Real-time condition assessment of a painted megalithic cave using Wireless Sensor Network

dc.contributor.authorWang, Chaoen
dc.contributor.authorTavares, Aliceen
dc.contributor.authorFonseca, Jorgeen
dc.contributor.authorSoares, Filipeen
dc.contributor.authorLi, Zilien
dc.contributor.funderScience Foundation Irelanden
dc.contributor.funderEuropean Cooperation in Science and Technologyen
dc.contributor.funderUniversidade de Aveiroen
dc.contributor.funderTransport Infrastructure Irelanden
dc.contributor.funderRegional Operational Programme Centroen
dc.description.abstractThe deterioration of underground heritage caves caused by visitations has attracted extensive attention over the recent decades. Most previous research focused on investigating the impact of visitors on the microclimatic conditions of the interior of large show caves, but much less relevant effort was made for small confined caves, for example, megalithic burial dolmen caves. In addition to environmental condition issues, the structural performance of underground heritage caves also deteriorates in the long-term subject to both natural hazards (e.g. creep in geo-materials and extreme weather) and manmade ones (e.g. construction activities). To this end, a real-time Wireless Sensor Network (WSN) system is deployed inside an underground megalithic dolmen to monitor its structural performance with time so as to assess its long-term structural stability. Meanwhile, the WSN system together with other field sensors and inspection monitors the interior environmental change caused by human visitation effect, aiming to reveal the mechanism behind visitor-caused rock painting deterioration in the small confined dolmen chamber. Results show that structurally, the dolmen can be regarded as generally stable despite a progressive development of structural performance during the first 1.5 months and accidental instability of the near-opening pillar A. In terms of environmental condition, the presence of visitors leads to significant changes of interior microclimatic conditions frequently inside the confined cave against consistent rock painting conservation. Particularly, the cave paintings may deteriorate critically with time as visitation induces a ‘hotbed’ environment for interactions between microorganisms and microstructures of the rock paintings due to the variations of interior microclimate. To ensure long-term structural stability and restore acceptable level of interior microclimate, tinted hydraulic lime and steel rod/brace were recommended for enhancing structural robustness and a mechanical ventilation system for improving environmental resilience of the dolmen. A generalized monitoring approach was proposed for the reference of other similar caves.en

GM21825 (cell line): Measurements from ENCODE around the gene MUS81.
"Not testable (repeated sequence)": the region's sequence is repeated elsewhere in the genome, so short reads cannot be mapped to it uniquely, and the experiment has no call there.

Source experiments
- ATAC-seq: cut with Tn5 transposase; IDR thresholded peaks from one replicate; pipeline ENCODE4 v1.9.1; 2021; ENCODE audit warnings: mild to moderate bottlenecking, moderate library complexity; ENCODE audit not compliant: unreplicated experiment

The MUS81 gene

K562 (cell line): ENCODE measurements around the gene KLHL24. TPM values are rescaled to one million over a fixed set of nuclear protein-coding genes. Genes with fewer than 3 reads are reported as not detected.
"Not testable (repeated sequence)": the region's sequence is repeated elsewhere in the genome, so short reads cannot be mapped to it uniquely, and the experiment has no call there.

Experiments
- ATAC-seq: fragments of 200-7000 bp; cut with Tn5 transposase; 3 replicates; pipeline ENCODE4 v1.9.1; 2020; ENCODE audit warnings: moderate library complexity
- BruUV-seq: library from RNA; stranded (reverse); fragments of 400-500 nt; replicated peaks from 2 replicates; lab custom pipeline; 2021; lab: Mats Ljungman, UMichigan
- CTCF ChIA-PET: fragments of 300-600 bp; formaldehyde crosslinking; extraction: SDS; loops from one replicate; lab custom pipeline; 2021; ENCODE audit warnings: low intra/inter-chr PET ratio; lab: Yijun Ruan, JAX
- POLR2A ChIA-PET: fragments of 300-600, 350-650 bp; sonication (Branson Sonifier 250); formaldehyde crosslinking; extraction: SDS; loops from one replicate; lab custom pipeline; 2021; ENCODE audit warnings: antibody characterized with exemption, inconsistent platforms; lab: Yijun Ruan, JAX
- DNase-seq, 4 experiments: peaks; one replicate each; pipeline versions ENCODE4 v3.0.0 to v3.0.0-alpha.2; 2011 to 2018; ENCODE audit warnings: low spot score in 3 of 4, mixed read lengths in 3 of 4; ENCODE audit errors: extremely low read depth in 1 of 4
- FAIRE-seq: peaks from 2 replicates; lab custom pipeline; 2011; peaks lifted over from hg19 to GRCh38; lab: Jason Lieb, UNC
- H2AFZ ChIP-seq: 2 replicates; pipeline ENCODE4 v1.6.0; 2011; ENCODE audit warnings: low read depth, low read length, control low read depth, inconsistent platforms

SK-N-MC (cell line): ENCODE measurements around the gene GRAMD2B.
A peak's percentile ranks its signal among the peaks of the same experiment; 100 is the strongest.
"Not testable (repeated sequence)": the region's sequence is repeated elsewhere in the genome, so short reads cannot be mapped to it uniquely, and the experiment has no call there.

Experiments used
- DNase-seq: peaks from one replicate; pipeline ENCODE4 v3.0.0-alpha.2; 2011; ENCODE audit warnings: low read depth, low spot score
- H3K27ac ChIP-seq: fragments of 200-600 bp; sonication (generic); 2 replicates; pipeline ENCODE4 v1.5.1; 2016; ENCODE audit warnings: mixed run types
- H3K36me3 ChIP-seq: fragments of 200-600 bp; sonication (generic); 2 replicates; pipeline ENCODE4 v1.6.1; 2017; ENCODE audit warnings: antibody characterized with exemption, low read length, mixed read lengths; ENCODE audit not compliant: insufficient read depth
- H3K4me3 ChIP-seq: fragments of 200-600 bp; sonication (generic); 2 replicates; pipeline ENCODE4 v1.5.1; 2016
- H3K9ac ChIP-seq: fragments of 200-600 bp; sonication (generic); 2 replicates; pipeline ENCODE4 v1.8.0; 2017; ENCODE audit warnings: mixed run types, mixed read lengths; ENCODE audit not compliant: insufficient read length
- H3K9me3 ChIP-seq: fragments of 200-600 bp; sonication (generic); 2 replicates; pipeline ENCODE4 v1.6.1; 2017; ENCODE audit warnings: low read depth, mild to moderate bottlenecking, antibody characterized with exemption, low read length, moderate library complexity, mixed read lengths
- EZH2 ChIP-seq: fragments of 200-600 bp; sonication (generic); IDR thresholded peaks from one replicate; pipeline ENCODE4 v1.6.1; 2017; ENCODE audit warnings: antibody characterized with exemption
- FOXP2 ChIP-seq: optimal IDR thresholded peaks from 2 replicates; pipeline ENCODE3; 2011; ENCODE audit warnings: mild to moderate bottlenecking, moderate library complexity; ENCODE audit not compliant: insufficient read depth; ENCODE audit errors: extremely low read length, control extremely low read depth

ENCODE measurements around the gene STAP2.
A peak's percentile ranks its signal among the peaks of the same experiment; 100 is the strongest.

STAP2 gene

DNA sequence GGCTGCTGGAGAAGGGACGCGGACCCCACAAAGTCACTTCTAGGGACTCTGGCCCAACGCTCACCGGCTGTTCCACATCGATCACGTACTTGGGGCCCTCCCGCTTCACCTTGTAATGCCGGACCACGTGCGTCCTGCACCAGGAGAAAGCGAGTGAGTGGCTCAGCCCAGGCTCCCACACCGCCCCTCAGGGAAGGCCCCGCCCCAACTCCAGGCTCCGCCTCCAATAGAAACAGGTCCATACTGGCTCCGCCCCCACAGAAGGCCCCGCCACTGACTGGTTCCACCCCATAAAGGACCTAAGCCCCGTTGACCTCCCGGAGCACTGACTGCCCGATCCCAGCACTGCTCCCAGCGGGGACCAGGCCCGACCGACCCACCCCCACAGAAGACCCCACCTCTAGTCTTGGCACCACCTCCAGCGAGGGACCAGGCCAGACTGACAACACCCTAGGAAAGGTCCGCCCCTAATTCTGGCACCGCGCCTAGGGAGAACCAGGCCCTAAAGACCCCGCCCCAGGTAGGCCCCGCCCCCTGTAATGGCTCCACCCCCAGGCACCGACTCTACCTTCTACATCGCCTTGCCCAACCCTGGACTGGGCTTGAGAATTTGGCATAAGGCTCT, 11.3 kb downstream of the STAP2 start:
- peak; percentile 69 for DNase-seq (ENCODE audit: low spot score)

dc.description.sponsorshipScience Foundation Ireland, Transport Infrastructure Ireland and European Cooperation in Science and Technology (Short Term Scientific Mission (STSM) of European COST Action CA18110 - Underground Built Heritage as catalyser for Community Valorisation); European Commission (Regional Operational Programme Centro); Universidade de Aveiro (CICECO and the RISCO from the University of Aveiro)en
dc.description.statusPeer revieweden
dc.description.versionAccepted Versionen
dc.identifier.citationWang, C., Tavares, A., Fonseca, J., Soares, F. and Li, Z. (2022) ‘Real-time condition assessment of a painted megalithic cave using Wireless Sensor Network’, Tunnelling and Underground Space Technology, 120, p. 104270. Available at:
dc.identifier.journaltitleTunnelling and Underground Space Technologyen
dc.relation.ispartofTunnelling and Underground Space Technologyen
dc.rights© 2021 Elsevier Ltd. This manuscript version is made available under the CC-BY-NC-ND 4.0 license
dc.subjectWireless sensor networken
dc.subjectLong-term structural performanceen
dc.subjectEnvironmental conditionsen
dc.subjectHuman visitation impacten
dc.subjectRock painting deteriorationen
dc.subjectGeneralised approachen
dc.titleReal-time condition assessment of a painted megalithic cave using Wireless Sensor Networken
dc.typeArticle (peer-reviewed)en
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